Question: My nine month old baby has been on a nursing strike for almost a week. He is teething, and I think that it all started at the end of an usually hectic week, when he bit me and I raised my voice at him.
He is eating solids and gaining weight, but he refuses a bottle and does not take a cup well. Do I need to give him formula?
Is there any hope of getting him to nurse again or should I just call it quits and wean him?
Answer : A week is a long time for a nursing strike to last. With a baby this age, sometimes it just isn’t possible to get him to start nursing again. I have found that most of the time babies younger than nine months will go back on the breast, while some babies this age really are weaning themselves and there isn’t much you can do about it.
He does need to drink milk somehow. Milk (whether breast milk or formula) should make up at least 75% of his diet for the first year of life. Since human milk is the most nutrient dense food you can give your baby, solids should be started slowly and not over-emphasized in the first year when he is still growing so quickly.
Cereal and other solid foods don’t contain the fat, protein, and calories that babies need during this important period. I would continue to offer him the cup, and also try to mix your breast milk with his other foods. Maintaining your supply by hand expressing or pumping will make him more likely to start nursing again and will also give you breast milk that you can feed him in a cup or bottle, and add to his cereal or other solid foods.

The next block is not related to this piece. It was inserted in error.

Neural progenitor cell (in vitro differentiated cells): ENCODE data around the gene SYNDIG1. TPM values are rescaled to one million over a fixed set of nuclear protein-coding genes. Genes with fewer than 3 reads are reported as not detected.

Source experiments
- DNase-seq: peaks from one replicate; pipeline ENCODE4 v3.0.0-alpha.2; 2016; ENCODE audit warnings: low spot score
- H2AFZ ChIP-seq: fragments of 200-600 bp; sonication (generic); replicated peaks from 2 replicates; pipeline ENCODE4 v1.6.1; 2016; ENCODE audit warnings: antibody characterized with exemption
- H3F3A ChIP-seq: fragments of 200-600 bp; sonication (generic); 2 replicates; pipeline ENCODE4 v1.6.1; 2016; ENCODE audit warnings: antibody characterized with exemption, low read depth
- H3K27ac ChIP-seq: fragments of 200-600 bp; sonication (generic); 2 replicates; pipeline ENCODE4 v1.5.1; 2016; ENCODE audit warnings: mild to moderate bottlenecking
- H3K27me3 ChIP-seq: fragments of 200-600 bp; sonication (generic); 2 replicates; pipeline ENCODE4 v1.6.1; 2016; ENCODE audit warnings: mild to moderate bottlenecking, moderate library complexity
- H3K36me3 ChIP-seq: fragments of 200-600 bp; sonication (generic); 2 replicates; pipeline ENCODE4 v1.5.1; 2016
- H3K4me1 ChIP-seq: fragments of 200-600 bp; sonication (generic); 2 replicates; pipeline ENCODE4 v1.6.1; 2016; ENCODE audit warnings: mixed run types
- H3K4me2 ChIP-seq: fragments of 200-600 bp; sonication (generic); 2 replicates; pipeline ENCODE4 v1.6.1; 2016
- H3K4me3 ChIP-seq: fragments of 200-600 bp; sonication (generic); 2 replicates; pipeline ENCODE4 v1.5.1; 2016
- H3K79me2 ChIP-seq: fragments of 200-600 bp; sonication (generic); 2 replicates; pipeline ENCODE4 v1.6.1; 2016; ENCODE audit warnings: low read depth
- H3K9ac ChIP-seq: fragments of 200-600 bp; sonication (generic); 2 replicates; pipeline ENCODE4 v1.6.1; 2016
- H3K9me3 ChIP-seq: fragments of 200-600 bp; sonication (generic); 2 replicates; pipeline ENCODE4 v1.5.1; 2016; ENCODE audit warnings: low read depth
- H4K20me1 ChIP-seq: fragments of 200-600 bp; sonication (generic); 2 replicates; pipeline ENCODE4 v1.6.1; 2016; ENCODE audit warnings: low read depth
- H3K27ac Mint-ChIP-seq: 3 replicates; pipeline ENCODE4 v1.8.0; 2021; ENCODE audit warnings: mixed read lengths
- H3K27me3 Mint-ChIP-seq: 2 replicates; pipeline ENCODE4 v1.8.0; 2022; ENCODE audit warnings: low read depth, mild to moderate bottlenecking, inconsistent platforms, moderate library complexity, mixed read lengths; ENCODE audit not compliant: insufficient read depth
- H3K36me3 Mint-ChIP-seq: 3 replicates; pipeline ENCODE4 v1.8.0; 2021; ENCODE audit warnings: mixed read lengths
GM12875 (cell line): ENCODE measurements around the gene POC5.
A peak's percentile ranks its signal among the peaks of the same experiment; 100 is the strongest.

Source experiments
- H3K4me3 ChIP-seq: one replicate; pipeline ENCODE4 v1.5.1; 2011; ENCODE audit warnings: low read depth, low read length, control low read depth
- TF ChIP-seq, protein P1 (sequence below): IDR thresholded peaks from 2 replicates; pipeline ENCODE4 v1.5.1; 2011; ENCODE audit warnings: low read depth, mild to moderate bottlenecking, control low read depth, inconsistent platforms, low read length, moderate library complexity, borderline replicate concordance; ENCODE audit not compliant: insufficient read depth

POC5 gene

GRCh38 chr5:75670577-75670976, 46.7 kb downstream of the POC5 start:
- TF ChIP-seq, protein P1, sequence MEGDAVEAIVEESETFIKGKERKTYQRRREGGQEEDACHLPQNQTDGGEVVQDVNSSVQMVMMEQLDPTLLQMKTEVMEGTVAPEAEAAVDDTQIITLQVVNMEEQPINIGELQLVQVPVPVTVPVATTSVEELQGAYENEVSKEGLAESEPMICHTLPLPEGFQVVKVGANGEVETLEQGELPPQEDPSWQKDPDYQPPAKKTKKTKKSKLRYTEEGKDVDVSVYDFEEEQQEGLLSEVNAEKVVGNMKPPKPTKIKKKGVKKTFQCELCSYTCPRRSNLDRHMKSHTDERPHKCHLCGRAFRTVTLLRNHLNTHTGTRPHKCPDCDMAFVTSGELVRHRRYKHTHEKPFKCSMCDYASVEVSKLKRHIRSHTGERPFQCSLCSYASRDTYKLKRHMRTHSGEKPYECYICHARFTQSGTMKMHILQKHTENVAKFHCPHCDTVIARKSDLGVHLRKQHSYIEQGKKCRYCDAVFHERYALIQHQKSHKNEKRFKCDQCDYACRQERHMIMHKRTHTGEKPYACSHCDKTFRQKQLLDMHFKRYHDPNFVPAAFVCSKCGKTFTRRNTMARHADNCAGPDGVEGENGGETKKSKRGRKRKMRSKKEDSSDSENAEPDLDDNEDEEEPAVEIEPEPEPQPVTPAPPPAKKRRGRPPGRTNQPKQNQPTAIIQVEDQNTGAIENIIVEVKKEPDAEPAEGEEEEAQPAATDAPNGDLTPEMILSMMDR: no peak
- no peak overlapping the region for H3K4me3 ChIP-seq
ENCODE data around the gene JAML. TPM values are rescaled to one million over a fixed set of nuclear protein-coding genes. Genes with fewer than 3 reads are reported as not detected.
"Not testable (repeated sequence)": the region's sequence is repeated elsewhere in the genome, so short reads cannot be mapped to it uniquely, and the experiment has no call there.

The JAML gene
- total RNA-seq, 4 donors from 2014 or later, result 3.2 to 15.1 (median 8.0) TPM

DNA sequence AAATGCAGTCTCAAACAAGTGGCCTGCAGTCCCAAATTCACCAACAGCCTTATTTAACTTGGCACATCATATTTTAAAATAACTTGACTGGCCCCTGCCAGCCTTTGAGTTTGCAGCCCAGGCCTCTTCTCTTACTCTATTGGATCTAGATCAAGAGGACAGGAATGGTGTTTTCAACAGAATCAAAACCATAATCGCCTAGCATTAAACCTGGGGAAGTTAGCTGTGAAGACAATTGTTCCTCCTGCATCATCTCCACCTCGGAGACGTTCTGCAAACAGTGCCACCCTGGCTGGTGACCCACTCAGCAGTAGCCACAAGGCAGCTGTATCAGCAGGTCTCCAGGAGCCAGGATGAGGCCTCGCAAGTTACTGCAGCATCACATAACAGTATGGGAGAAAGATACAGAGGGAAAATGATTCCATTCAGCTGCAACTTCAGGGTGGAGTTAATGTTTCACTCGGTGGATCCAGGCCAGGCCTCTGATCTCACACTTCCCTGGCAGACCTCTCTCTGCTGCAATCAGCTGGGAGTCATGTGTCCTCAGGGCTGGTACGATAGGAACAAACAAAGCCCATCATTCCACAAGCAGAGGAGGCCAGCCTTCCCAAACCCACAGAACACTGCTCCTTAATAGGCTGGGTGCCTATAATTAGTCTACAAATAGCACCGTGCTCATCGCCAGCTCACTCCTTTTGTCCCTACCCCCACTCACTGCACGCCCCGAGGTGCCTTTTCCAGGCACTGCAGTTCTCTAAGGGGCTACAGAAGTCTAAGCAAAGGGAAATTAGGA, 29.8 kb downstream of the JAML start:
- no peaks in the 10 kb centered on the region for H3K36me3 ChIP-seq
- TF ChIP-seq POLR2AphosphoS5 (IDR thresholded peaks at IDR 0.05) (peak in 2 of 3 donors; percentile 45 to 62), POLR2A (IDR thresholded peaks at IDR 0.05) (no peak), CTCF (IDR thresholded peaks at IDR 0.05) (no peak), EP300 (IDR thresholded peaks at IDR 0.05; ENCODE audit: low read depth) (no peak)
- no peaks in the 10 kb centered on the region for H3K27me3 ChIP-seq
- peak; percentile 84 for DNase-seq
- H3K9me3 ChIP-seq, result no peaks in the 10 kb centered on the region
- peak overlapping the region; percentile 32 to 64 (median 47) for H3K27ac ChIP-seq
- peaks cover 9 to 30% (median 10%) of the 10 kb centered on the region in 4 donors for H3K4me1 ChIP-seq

Most doctors recommend waiting until the baby is a year old to introduce cow’s milk. Many babies older than 6 months won’t accept a bottle unless they’re already used to taking it. You may have more luck getting him to take milk from a cup if you put a little flavoring in it (apple juice concentrate makes a good sweetener), and then phasing it out as he becomes accustomed to drinking milk from a cup.
In my experience, a healthy baby who is offered a variety of nutritious foods is not going to suffer from any serious nutritional deficiency. If you’re concerned, you may want to ask your doctor about the possibility of checking your baby’s hemoglobin levels and whether he recommends any kind of nutritional/vitamin supplements.
I hope that this is just a temporary stage, and that your little one decides to resume nursing soon. I have certainly known of babies this age and older who have gone back to nursing after long strikes, but I have also had three babies who decided to wean at about nine months (way before I was ready!) so I know firsthand that some babies do decide to wean themselves, and there is absolutely no way to force a baby him to nurse if he decides he’s done.
The article Nursing Strike has some suggestions about how to encourage him to take the breast again, and the article Weaning has more information about baby-led weaning, as well as how to deal with a baby who is ready to wean before you are.
Anne Smith, IBCLC